World Animal Protection crown the winner of their Sea Change Champion Award

Welsh fisherman wins award for work done to tackle ghost fishing gear

Nigel Sanders is paving the way for sustainable fishing. As a full-time inshore fisherman working from Swansea in South Wales, UK, day-to-day he can be found on a 10-metre catamaran with his two crew, Gareth Evans and Andrew McGuirk. 

What sets him apart from other fishermen in the area, and why World Animal Protection have crowned him Sea Change Champion, is his inexhaustible appetite for environmentally-responsible fishing practices. Not only has he worked with local scientists to help them learn more about their fisheries and develop new approaches to sustainability, he is also concerned about ghost fishing gear and the impact it can have on the marine environment. 

Along with the local fisherman’s association (South and West Wales Fishing Communities) and lobster expert Dr Emma Wootton, Nigel has secured funding to trial escape gaps and biodegradable closures. The aim is to find a low cost, environmentally-friendly method that will reduce the risk of pots continuing to catch animals should they be lost. 

World Animal Protection’s Alyx Elliott said: 

Projects like the one that Nigel has been involved in are incredibly important because they lessen the impact that lost fishing gear would have if it was left to float around in the oceans, indiscriminately catching and killing all different types of marine animals. We were really impressed with the simple yet effective solutions that Nigel has been trialling, and hope that they can eventually be rolled out as standard practice across all lobster fisheries.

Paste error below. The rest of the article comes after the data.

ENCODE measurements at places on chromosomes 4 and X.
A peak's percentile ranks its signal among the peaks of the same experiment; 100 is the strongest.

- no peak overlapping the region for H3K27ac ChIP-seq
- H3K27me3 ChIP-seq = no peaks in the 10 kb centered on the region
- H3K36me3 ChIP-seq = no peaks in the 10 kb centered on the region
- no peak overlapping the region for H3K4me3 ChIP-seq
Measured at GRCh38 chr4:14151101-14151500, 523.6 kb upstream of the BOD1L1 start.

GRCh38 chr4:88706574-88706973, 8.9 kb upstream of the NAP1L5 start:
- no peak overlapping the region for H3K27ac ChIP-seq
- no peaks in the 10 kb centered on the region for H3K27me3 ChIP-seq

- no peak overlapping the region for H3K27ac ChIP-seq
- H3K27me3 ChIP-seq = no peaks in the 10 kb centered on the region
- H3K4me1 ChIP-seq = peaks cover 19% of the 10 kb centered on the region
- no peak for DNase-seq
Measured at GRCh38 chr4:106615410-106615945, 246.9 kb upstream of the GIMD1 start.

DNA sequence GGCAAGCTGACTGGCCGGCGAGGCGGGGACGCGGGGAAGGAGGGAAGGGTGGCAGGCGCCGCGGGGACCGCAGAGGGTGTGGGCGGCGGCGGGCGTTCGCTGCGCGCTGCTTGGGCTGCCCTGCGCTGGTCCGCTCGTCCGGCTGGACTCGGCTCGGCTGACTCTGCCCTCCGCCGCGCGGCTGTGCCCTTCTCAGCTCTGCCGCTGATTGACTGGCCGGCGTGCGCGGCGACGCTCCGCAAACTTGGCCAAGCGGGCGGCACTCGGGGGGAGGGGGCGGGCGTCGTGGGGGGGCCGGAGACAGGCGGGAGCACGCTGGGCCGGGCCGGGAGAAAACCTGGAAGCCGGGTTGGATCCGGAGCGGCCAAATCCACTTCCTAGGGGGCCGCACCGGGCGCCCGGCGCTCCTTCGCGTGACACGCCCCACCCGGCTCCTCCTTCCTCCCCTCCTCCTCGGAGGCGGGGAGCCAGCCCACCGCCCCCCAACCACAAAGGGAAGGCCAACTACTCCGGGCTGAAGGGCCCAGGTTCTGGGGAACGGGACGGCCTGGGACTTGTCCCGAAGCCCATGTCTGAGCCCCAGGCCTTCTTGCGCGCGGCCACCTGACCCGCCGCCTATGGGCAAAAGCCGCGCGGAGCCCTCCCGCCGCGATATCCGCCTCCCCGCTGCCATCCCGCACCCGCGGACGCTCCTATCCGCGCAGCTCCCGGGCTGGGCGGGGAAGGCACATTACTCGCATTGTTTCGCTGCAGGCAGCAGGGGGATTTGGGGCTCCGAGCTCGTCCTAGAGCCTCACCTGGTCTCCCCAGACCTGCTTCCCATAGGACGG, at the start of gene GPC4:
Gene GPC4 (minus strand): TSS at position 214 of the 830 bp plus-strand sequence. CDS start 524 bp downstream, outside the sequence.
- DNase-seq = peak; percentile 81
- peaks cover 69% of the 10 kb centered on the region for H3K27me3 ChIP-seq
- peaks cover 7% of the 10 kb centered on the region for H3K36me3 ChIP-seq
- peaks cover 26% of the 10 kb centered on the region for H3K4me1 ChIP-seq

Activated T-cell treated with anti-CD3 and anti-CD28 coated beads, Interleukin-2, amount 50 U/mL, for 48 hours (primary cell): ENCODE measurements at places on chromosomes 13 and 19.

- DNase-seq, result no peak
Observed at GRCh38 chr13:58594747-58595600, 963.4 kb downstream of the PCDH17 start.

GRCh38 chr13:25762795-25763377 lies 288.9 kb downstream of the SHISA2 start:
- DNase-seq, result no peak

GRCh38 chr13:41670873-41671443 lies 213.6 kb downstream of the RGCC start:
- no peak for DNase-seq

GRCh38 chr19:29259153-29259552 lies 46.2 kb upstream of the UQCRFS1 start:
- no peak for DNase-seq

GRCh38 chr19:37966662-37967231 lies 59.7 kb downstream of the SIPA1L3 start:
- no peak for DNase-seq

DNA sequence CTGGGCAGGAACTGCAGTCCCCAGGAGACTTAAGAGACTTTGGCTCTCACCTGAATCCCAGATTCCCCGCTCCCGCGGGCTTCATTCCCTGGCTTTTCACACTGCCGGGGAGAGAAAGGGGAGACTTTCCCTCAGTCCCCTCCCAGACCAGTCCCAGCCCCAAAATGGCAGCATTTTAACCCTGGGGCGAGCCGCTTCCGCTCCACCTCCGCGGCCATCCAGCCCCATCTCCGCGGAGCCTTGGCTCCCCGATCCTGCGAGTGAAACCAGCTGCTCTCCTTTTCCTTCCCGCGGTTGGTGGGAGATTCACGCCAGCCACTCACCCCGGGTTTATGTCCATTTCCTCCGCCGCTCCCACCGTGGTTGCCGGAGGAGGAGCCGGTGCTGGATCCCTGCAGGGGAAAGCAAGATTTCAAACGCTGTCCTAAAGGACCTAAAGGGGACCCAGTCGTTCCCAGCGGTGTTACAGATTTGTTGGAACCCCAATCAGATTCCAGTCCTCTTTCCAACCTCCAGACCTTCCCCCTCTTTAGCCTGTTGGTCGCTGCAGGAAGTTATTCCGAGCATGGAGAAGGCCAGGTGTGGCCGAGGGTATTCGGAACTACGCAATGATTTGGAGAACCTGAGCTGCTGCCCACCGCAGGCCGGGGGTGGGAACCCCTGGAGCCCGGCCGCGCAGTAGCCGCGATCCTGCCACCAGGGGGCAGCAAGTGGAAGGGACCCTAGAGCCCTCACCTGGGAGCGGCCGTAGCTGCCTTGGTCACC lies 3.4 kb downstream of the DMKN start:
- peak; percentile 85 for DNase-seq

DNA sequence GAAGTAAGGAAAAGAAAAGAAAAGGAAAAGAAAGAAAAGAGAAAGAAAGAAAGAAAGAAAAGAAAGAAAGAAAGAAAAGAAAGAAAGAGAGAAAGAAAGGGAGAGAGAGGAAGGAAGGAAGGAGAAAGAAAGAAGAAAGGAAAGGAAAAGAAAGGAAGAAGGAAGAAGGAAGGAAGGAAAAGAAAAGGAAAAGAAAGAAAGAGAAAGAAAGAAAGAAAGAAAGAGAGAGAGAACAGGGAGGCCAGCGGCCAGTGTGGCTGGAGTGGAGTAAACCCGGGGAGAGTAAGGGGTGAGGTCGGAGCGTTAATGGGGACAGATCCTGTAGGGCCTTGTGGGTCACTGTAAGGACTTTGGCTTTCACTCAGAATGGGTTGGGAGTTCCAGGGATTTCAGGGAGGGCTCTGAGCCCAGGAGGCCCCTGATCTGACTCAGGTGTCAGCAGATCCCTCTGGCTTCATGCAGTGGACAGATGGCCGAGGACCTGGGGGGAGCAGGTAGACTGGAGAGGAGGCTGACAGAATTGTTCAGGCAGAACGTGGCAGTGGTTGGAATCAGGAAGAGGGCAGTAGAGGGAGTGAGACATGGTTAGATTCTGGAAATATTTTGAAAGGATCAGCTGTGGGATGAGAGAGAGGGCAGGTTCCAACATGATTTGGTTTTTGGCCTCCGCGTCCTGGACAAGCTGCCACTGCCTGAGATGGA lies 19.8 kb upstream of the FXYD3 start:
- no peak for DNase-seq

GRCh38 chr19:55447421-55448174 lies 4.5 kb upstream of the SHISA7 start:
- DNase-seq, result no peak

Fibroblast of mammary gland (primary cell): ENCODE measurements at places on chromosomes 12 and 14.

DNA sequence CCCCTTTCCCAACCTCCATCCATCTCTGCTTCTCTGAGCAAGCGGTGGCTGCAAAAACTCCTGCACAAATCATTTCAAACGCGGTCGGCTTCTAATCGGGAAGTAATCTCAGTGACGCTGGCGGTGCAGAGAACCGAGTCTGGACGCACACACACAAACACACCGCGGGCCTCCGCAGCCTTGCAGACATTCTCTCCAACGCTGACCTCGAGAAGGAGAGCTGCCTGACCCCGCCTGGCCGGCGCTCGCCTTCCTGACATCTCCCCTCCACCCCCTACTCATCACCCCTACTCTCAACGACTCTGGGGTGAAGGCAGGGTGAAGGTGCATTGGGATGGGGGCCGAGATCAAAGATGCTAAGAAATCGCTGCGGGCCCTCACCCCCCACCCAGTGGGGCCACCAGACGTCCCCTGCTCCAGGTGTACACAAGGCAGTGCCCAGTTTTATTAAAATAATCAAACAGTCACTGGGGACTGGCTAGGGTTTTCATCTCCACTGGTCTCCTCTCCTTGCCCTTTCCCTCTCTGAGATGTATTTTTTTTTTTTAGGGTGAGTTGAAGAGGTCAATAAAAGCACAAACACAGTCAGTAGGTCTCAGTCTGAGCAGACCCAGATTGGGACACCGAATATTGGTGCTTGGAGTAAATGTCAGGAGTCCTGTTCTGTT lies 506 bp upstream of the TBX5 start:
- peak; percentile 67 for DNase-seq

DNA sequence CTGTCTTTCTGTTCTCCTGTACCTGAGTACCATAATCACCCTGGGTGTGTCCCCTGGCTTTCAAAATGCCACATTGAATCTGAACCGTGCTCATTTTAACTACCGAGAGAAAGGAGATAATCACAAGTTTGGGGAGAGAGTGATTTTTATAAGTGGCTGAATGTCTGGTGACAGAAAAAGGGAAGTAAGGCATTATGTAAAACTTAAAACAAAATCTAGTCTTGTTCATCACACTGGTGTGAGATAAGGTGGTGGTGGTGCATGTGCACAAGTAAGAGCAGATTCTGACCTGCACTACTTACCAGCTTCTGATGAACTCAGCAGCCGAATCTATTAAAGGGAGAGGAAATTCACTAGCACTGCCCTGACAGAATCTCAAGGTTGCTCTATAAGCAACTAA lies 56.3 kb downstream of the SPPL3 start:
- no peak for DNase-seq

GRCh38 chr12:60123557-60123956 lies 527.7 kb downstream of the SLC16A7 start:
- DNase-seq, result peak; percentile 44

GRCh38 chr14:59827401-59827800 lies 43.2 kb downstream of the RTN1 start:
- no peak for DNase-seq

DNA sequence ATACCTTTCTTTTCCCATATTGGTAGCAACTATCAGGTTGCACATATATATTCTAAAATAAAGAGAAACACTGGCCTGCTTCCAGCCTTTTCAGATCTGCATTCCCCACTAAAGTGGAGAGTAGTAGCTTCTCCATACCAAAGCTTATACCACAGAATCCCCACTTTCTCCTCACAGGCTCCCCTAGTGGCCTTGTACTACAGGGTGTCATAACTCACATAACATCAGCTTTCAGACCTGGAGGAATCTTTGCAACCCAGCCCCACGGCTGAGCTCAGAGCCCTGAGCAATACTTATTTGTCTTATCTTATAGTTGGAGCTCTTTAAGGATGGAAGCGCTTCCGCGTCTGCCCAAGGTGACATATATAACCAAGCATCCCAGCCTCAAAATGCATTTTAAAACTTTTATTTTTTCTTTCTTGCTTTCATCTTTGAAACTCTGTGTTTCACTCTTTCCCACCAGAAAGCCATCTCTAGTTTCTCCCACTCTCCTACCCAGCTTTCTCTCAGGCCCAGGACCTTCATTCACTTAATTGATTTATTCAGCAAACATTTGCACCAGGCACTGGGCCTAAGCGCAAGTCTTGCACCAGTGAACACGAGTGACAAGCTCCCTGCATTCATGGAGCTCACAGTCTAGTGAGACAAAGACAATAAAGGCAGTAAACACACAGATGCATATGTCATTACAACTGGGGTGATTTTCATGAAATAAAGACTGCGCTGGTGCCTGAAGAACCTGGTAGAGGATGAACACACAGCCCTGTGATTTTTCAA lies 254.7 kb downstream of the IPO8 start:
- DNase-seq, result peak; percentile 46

When asked what motivates him to carry out this work, Nigel explained:

My boat, Danny Buoy, is named in memory of my son, Daniel, and fishing is my life. I want there to be a future for fishing and I want to be part of it. I don’t want to spend years annihilating the environment and move onto something else…I want to make our fishing practices as sustainable as possible and I couldn’t do that without the support of my two crew.”

World Animal Protection launched the award as part of their Sea Change campaign, which aims to reduce and remove ghost fishing gear from the sea. Approximately 640,000 tonnes of fishing litter enters the world’s oceans every year.

Dr Andy Woolmer, a marine biologist who works with the Welsh Fishermen’s Association, nominated Nigel for the award and explained why his work is so important:

If we want to address ghost gear issues locally, we need to celebrate fishermen like Nigel and his crew for involving themselves in the development of ghost gear mitigation methods and promoting them to other fishermen.”

This is the first Sea Change Champion Award but World Animal Protection hope to make it an annual event. They will continue to celebrate individuals in the fishing industry like Nigel who are working to tackle ghost fishing gear, and assist them in promoting these projects to other fishermen. 

Project information:

  • South and West Wales Fishing Communities (SWWFC) is the fishermen’s association representing fishermen in South Wales

  • Welsh Fishermen’s Association is the national voice of Welsh fishermen

  • This project (lobster escape gaps) was funded by European Fisheries Fund and Welsh Government via the Swansea Fishermen’s Local Action Group

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